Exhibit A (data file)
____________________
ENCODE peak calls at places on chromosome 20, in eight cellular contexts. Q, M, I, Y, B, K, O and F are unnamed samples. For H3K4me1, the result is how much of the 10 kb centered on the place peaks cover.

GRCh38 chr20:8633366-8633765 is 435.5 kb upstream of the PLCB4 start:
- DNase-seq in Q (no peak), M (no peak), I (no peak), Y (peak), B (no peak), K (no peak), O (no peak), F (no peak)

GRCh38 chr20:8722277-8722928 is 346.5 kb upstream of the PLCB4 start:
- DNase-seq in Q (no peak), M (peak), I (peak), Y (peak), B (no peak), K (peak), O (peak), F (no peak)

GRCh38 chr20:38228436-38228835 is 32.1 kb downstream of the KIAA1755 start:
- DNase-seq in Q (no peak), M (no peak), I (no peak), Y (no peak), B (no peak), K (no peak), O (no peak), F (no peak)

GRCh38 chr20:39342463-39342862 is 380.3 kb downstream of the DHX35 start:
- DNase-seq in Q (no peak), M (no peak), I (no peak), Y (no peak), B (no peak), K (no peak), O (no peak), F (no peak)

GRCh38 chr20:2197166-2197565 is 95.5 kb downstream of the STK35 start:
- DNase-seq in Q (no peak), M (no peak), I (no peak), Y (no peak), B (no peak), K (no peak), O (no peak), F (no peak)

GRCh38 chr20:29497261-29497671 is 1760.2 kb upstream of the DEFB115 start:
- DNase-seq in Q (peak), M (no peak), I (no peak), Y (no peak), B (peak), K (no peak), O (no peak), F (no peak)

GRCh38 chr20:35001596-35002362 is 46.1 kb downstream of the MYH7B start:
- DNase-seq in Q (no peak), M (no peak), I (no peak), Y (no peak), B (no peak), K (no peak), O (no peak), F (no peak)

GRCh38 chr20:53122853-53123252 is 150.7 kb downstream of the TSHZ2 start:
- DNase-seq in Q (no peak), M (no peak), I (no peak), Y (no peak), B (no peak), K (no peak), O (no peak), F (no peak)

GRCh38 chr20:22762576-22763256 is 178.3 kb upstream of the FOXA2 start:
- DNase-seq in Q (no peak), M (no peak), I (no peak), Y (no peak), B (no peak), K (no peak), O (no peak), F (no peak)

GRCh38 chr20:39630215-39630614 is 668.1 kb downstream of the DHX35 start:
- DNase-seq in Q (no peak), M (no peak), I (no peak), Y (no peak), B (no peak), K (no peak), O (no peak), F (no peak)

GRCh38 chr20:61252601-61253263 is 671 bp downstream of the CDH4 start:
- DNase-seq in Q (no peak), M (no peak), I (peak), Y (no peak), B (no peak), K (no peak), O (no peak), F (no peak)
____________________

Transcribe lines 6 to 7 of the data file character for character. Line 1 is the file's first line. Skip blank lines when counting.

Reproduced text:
GRCh38 chr20:38228436-38228835 is 32.1 kb downstream of the KIAA1755 start:
- DNase-seq in Q (no peak), M (no peak), I (no peak), Y (no peak), B (no peak), K (no peak), O (no peak), F (no peak)